Catching a big fish isn’t easy – but if you can do it, you might find you’re blown away by the response

Cons of this approach
There’s either a lot of luck or a lot of hard work involved in reaching the creme de la creme. Better get smart about approaching the right people with the right ask.

5. Write an article

Can you poll speak for itself and stand alone? Or would it be more effective if there was a detailed, entertaining and illuminating article to go along side it?

The latter may take you a lot longer but it’s likely to yield some really good results. In fact, according to HubSpot, people who do this are 3x more likely to see a good result than those who don’t.

Let’s say you’re polling people about where your industry is likely to go in the next five years. Your poll contains a few suggestions about where you think it might go? Well, why not use those options as the sub headers for a post entitled Here’s where our industry is going in the next five years.

You could even ask some of those influencers you identified above to give you a quote for the article.

Nowhere to publish it? No problem. Medium allows you to create standalone articles and use the existing size and power of its own network to promote your content. It takes less than a minute to sign up and is really easy to use.

When you’re done writing, make sure you post a link to your poll at the bottom of the article and ask people what they think.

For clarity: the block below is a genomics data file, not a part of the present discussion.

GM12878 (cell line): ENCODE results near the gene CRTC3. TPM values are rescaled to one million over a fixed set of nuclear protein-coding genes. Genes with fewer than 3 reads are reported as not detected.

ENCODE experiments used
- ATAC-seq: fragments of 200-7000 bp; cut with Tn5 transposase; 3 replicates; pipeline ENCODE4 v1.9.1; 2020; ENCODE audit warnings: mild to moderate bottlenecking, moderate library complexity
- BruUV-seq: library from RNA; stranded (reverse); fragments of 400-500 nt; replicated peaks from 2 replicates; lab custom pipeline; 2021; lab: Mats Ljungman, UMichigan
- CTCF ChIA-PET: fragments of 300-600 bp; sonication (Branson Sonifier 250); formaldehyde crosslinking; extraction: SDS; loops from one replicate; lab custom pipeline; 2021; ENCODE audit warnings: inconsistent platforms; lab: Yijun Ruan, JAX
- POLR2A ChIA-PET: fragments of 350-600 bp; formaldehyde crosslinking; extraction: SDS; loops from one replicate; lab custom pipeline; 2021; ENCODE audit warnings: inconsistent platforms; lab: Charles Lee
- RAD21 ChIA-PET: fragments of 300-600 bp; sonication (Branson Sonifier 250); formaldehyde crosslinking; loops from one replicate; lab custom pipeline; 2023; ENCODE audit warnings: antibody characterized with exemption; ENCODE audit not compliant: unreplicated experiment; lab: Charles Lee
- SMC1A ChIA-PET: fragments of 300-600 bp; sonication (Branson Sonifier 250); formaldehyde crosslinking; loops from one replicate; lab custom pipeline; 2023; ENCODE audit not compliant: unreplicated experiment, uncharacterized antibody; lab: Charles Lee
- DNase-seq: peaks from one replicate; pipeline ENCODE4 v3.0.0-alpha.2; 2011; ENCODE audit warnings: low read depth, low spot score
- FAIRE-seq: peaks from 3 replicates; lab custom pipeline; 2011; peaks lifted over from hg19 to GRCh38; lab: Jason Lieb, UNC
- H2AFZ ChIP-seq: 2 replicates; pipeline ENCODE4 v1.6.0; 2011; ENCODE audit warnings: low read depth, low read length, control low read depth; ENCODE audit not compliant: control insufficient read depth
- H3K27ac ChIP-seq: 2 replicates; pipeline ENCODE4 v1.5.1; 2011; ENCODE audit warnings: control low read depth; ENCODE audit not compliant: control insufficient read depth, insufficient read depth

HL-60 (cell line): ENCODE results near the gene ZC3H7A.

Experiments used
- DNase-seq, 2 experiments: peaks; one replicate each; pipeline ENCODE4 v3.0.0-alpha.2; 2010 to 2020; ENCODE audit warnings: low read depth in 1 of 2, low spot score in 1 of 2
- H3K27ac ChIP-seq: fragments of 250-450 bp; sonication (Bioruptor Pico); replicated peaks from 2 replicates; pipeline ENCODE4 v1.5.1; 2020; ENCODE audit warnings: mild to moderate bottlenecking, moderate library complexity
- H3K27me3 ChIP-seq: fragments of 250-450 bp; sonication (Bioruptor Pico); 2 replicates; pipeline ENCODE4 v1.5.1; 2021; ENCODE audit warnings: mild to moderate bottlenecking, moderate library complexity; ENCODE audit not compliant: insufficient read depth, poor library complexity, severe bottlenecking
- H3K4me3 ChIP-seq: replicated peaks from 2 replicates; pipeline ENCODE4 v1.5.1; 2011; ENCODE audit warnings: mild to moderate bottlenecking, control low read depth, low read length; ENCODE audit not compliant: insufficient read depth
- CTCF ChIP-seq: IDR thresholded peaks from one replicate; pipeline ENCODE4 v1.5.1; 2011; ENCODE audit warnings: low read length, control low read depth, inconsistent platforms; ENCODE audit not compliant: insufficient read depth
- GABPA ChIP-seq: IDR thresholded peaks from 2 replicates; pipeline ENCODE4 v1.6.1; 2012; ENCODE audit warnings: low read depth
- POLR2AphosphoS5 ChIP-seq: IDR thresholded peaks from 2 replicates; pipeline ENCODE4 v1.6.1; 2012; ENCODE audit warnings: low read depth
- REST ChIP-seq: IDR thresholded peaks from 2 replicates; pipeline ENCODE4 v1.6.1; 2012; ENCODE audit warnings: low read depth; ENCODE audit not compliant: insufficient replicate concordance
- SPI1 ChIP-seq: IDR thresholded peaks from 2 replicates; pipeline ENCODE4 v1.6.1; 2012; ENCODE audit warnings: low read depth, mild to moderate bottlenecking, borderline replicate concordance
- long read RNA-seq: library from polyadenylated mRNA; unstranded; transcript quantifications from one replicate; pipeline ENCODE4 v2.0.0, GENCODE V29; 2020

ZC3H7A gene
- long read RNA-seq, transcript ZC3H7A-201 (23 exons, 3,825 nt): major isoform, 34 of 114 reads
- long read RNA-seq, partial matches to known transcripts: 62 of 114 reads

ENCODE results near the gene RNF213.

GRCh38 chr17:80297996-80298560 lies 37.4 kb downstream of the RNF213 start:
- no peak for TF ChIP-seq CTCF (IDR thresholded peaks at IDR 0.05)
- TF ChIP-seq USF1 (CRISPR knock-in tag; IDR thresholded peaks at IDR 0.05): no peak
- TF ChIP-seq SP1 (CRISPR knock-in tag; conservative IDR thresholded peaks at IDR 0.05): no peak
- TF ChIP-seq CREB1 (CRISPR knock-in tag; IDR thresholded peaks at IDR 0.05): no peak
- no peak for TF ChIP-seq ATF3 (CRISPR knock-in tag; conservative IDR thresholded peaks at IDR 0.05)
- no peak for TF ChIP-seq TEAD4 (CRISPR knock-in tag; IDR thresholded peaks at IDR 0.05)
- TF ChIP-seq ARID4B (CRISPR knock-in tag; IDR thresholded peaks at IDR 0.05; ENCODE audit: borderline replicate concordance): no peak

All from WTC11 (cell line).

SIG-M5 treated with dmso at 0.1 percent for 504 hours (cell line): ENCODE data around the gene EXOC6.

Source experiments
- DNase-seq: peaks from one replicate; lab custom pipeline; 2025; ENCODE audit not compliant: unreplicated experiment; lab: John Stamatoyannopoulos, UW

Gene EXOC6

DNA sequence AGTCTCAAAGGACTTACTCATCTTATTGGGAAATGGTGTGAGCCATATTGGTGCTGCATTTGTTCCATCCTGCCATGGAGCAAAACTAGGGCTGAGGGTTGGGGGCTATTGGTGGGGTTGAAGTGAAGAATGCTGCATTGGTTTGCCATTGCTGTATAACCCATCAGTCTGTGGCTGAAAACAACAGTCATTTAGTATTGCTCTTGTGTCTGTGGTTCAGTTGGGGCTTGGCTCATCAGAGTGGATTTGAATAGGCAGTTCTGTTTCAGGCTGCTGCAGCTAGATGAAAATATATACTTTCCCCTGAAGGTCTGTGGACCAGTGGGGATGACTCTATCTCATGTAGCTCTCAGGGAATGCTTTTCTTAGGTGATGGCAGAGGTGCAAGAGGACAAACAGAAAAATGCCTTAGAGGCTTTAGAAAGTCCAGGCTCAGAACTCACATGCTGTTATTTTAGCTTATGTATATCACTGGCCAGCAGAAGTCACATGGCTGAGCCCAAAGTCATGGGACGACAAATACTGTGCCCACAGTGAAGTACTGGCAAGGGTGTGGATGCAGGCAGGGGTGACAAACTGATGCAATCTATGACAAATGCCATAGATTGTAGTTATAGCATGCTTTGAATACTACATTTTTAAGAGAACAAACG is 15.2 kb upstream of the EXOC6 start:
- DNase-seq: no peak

Pros of this approach
You’ve already got an outline of the article. It’s free to publish online. It’s a great chance to engage with influencers

Cons of this approach
Writing is a skill – but you ought to learn some time!

6. Mix owned, earned and paid

A diagram of owned, earned and paid media from Buffer's blog
A diagram of owned, earned and paid media from Buffer’s blog

While the above tips are all pretty useful, they’re best when you come up with a strategy that embraces a few or all of them. The good thing is that a strategy like this can be repurposed for your marketing and communications efforts outside of this one poll you’re trying to get respondents for.

It’s well worth your time to create such a strategy.

Do you have some good ideas about how to get your poll out there? How do you use your network to create engagement? Let us know in the comments.